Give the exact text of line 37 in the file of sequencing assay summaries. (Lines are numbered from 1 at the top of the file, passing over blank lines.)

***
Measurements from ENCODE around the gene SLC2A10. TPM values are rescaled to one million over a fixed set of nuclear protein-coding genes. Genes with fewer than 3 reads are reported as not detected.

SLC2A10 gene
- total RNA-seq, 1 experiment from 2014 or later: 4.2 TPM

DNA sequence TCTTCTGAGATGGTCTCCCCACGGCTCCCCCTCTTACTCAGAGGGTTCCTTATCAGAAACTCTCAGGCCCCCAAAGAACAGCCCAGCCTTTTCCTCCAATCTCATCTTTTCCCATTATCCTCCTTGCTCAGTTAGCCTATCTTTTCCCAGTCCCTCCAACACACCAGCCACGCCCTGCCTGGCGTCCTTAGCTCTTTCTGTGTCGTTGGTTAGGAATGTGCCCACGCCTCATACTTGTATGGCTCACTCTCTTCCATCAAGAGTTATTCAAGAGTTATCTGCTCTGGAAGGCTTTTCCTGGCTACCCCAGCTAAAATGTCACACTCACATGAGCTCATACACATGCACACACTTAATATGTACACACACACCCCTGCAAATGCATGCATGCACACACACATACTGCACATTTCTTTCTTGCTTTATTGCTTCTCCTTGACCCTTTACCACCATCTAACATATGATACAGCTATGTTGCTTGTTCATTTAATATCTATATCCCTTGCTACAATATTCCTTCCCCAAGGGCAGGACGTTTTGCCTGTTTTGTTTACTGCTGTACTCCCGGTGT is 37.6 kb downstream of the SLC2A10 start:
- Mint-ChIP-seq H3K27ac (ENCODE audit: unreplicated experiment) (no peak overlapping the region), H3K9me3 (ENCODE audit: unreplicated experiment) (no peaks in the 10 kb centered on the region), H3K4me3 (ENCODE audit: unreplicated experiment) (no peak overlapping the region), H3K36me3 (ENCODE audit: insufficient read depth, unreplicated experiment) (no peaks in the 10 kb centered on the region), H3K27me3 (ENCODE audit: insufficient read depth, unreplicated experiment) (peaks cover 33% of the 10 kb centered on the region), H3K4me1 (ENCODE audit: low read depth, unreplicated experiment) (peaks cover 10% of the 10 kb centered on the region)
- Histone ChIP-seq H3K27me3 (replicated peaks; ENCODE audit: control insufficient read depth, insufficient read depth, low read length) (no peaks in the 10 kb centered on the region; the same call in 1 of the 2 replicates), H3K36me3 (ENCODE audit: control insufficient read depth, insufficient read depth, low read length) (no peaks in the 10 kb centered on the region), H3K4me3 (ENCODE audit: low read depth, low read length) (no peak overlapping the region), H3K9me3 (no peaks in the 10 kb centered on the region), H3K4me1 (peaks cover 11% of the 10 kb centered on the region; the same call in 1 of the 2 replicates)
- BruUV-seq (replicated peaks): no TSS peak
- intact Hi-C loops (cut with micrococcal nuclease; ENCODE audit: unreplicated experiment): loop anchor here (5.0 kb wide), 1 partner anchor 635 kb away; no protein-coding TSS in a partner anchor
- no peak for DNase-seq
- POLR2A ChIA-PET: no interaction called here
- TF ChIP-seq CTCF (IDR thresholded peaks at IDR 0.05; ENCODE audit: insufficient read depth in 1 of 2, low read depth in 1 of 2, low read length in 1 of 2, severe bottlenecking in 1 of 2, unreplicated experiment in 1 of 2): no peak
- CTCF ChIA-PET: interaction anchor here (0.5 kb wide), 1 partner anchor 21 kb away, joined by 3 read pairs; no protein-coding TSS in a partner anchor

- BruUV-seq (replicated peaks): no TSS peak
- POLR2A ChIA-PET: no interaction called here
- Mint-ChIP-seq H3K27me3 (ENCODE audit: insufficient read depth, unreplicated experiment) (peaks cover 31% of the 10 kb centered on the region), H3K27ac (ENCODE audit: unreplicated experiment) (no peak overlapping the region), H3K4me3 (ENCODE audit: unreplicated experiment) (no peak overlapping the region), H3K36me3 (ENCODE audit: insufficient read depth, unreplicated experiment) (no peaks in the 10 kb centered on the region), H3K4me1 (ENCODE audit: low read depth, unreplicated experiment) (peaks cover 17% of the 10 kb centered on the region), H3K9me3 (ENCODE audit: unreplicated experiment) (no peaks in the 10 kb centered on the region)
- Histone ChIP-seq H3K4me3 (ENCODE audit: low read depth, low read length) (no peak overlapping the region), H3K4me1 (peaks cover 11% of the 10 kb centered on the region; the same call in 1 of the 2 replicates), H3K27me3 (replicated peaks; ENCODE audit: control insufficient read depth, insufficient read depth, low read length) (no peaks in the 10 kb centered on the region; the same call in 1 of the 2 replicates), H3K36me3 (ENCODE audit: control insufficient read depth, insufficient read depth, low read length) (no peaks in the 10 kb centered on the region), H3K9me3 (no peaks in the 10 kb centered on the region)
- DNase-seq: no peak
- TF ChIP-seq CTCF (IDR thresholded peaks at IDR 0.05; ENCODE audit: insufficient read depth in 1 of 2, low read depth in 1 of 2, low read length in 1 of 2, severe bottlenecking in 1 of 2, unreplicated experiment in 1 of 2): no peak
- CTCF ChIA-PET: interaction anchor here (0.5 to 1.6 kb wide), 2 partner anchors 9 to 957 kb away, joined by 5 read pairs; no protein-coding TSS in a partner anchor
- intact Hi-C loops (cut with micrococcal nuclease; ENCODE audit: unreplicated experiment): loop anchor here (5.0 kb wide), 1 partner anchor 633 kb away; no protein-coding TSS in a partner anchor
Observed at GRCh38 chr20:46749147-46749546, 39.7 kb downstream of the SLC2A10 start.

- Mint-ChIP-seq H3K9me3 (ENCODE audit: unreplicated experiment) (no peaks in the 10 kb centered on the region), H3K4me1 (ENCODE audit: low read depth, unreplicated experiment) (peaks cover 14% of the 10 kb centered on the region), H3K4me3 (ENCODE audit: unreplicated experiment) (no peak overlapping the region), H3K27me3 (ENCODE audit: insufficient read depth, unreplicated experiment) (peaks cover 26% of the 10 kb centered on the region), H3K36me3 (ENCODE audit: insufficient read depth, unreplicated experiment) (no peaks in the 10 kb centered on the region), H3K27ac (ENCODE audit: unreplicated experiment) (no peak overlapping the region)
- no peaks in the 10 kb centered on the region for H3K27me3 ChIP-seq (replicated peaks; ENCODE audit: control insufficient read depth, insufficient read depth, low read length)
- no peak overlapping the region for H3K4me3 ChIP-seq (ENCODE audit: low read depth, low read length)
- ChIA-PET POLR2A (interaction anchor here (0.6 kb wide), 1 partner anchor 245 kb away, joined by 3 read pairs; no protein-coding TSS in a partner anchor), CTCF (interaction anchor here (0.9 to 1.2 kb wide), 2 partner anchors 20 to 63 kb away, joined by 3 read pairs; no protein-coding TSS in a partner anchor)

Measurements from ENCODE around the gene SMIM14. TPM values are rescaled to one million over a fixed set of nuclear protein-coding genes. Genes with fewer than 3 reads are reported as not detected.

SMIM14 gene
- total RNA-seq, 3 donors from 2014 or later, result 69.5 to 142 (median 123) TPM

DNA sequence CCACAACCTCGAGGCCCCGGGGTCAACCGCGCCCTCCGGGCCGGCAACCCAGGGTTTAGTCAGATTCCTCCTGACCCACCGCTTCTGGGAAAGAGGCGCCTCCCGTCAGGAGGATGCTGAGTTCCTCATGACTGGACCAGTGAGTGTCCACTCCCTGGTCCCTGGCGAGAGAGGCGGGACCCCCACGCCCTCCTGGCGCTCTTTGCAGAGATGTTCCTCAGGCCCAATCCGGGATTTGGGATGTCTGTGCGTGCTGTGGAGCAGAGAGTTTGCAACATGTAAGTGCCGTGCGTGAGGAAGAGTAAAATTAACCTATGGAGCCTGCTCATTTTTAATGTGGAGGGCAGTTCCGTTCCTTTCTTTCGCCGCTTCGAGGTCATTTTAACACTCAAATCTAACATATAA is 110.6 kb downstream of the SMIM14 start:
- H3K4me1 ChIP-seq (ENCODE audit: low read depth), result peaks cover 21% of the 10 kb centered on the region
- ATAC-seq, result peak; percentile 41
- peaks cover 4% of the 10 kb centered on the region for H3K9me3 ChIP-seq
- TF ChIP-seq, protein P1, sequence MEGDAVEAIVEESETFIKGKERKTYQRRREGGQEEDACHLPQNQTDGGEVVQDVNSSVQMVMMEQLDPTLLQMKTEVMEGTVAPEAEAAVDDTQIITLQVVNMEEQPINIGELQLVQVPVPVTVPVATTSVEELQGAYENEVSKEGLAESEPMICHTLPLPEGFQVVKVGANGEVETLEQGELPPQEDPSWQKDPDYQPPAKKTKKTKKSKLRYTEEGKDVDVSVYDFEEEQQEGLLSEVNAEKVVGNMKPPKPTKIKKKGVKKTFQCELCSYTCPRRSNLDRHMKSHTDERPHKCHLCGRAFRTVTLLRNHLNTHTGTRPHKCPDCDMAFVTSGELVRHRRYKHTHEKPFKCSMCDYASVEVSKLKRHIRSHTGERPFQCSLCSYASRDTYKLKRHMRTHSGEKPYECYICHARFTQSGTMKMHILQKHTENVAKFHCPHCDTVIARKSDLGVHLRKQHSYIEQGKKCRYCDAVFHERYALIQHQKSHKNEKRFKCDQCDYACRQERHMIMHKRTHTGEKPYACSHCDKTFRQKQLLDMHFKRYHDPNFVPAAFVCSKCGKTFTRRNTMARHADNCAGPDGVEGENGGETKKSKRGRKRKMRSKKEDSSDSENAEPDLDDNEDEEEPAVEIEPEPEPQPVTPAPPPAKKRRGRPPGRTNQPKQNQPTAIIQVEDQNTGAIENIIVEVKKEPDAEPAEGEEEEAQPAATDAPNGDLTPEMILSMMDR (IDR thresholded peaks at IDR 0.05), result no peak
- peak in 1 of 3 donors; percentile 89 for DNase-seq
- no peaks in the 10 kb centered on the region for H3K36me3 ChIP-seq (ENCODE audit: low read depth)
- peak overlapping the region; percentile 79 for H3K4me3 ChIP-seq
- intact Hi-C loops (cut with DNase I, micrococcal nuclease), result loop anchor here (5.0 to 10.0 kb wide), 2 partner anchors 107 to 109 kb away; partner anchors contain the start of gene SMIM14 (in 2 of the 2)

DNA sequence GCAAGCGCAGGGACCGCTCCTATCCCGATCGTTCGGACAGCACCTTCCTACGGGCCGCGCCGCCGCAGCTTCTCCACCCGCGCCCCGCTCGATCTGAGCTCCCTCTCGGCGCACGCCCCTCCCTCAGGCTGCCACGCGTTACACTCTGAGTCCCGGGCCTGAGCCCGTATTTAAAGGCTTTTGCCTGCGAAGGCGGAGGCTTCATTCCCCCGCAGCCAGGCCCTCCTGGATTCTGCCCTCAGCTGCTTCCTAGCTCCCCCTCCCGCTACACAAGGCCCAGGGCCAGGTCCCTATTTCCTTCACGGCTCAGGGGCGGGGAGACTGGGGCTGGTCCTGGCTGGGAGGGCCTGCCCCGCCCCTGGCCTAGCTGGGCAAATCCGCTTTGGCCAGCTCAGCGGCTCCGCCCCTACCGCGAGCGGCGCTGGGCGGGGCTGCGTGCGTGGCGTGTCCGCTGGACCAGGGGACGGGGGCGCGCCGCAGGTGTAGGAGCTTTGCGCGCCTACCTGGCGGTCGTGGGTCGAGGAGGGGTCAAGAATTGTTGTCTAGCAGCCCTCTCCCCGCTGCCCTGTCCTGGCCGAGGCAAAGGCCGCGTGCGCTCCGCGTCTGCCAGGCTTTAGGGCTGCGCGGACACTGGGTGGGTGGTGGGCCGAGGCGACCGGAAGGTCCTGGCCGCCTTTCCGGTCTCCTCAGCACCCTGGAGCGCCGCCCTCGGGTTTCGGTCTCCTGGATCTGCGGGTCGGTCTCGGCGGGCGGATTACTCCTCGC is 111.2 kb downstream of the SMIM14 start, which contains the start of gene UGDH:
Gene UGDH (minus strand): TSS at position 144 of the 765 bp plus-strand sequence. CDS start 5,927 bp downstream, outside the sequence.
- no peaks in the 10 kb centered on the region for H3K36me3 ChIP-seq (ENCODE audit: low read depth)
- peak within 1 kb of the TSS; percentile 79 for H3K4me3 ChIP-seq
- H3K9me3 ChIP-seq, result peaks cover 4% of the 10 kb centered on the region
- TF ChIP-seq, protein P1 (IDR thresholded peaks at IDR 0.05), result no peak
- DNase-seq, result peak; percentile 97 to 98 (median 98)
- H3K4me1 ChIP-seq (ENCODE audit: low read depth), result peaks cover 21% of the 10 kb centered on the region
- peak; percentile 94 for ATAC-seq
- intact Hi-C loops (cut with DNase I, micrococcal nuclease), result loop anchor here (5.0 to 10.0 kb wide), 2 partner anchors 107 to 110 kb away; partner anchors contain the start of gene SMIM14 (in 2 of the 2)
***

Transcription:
- intact Hi-C loops (cut with DNase I, micrococcal nuclease), result loop anchor here (5.0 to 10.0 kb wide), 2 partner anchors 107 to 109 kb away; partner anchors contain the start of gene SMIM14 (in 2 of the 2)